Japanese troops could conduct military exercises out of Darwin later this year — almost 76 years after Japan’s air force bombed the city in World War II.
The historic move could come as Prime Minister Malcolm Turnbull and his Japanese counterpart Shinzo Abe look to tighten military ties between Canberra and Tokyo under the growing threat of North Korea’s nuclear program.
The exercises will be a topic of discussion between Mr Turnbull and Prime Minister Abe, after the Australian leader landed in Tokyo today for annual leader talks.
In a sign of how far the relationship between the countries has progressed since the end of World War II, the leaders are set to bond over blast-resistant military vehicles made in country Victoria.
Mr Turnbull is expected to visit a Japanese Self Defence Forces base outside of Tokyo, where he’ll inspect Bushmaster vehicles, made by Thales in Bendigo.
Japan has already purchased four Bushmasters and four more have been ordered — representing Canberra’s biggest defence export to Tokyo.
During the visit, Mr Turnbull and Mr Abe are likely to make progress on finalising a “visiting forces agreement” which will be signed later this year. The agreement sets out the legal status for military personnel visits, moving equipment and weapons.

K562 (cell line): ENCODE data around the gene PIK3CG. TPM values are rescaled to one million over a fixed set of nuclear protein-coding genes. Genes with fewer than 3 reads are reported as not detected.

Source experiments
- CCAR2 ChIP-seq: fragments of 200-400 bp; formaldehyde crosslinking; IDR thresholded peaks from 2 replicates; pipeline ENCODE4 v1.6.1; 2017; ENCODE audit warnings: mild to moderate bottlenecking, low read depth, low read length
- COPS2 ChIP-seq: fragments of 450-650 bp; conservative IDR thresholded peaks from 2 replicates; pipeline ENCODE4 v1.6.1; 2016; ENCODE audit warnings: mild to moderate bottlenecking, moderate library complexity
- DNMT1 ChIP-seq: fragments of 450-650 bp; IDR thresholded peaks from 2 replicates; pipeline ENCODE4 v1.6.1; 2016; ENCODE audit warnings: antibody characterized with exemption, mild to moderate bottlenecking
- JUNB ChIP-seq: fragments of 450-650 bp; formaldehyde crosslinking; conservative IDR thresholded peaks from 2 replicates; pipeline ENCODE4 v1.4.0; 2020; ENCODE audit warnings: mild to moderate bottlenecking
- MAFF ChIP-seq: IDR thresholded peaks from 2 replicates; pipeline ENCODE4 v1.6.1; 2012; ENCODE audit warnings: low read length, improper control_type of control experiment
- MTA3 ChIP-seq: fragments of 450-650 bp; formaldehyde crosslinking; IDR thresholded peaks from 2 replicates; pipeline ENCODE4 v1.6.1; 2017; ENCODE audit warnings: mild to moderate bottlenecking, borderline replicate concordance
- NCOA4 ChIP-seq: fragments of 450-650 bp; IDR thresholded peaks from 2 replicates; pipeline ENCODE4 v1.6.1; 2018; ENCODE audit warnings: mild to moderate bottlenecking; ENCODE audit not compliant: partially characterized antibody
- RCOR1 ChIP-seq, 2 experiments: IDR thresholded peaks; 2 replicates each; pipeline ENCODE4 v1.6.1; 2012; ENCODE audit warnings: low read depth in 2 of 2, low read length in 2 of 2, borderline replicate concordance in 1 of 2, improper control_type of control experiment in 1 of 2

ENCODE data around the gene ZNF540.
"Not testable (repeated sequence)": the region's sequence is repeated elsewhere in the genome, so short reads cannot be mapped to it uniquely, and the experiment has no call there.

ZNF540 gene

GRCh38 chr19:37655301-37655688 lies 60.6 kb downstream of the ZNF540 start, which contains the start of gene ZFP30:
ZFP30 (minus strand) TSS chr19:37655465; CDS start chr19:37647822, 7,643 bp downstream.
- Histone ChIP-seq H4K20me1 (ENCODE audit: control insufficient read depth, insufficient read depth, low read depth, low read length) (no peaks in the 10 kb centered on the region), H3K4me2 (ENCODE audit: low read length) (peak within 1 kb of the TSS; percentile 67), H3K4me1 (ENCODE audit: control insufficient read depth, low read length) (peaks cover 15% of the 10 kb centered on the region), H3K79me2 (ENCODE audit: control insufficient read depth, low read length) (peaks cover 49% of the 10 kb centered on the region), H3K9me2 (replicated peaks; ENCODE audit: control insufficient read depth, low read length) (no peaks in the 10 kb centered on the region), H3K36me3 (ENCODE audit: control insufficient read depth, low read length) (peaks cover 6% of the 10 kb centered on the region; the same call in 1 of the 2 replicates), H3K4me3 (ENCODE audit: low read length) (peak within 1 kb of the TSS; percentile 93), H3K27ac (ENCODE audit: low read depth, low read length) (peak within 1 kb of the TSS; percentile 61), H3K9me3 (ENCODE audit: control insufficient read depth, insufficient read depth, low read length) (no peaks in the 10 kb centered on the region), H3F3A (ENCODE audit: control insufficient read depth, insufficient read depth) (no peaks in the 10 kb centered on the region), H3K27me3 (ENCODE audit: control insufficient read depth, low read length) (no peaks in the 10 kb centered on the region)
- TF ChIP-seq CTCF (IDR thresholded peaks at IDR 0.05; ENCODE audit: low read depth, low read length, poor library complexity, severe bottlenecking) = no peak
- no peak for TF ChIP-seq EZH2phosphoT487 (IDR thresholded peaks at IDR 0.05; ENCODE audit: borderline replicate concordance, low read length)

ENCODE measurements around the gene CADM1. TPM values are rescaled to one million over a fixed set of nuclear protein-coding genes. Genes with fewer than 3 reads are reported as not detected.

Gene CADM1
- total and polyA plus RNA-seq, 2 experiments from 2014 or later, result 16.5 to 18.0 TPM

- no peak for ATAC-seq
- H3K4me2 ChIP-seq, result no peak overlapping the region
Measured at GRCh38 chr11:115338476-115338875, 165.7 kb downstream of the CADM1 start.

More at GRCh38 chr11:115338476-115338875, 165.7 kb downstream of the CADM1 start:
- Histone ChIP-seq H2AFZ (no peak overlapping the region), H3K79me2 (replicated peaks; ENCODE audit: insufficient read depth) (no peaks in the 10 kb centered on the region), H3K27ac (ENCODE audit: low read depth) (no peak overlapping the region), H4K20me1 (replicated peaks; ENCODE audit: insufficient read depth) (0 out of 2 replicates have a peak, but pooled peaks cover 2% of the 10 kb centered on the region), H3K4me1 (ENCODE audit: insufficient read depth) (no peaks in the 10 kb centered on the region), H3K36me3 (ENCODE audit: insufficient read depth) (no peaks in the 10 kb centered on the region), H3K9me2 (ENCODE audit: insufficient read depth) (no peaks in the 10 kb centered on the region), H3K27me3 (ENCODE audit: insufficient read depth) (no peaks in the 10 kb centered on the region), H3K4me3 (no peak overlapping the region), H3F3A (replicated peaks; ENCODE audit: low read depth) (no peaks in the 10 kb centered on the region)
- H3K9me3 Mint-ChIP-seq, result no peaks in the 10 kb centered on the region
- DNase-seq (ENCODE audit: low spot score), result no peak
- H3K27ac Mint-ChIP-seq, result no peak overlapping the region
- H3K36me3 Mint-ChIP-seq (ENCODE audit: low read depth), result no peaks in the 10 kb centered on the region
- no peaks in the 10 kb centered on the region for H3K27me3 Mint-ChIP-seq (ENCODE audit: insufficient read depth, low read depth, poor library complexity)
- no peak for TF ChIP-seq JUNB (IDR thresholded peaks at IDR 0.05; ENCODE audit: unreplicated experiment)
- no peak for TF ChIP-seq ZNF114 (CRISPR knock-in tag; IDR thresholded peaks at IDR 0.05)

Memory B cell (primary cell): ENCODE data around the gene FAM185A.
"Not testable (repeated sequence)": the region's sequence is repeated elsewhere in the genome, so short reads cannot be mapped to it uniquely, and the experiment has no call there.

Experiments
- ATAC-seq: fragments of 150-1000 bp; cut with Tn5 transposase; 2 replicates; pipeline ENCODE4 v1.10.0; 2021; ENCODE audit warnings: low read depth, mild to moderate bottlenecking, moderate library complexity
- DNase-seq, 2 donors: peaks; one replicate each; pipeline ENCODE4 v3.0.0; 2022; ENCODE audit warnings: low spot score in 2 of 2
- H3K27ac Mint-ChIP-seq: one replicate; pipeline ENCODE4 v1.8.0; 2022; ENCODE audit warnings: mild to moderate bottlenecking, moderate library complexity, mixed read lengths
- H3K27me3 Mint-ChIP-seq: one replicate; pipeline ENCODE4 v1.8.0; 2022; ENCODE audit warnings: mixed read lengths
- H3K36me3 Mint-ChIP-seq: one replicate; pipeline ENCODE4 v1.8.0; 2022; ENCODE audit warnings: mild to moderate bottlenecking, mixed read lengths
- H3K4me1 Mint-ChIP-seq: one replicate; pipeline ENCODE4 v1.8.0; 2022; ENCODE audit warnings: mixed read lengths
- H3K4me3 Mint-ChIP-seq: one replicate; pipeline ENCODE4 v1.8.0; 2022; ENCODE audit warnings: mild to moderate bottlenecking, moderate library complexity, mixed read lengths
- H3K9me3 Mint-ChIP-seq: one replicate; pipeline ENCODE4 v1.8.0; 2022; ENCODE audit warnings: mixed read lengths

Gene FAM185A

Under the deal Japanese troops could conduct exercises out of Darwin.
The Bombing of Darwin on February 19, 1942 was the largest ever attack on Australia. In two separate raids more than 240 carrier-borne aircraft attacked the city’s harbour and two airfields: 236 people were killed, around 400 wounded, with 30 aircraft destroyed and 11 vessels sunk.
NORTH KOREA’S NUCLEAR THREAT TO JAPAN
North Korea’s nuclear weapons program is also expected to be canvassed during the bilateral meeting.
North Korea fired two ballistic missiles over Japan last year.
Mr Turnbull is adamant economic sanctions remain the best prospect for a peaceful resolution of tension on the Korean peninsula in the near term.
“Those economic sanctions are starting to bite,” Mr Turnbull told reporters in Geelong on Wednesday ahead of the visit.
Trade and investment are also a key focus of the trip.
Mr Turnbull and Mr Abe have been champions of the Trans-Pacific Partnership trade agreement, which was thrust into limbo when President Donald Trump withdrew the US.
There were hopes the agreement could be revived at the Asia Pacific Economic Co- operation summit in Vietnam last year, without the US.
However, Canada threw a spanner in the works at the last moment when Prime Minister Justin Trudeau failed to show up to a critical meeting.
“I’m hopeful that the work that our officials are doing, that we can get Canada … to the finish line, in the not too distant future,” Trade Minister Steve Ciobo told ABC Radio on Wednesday.
But getting Canada to return to the TPP party just got more difficult as Canberra uncorks a wine war with Ottawa.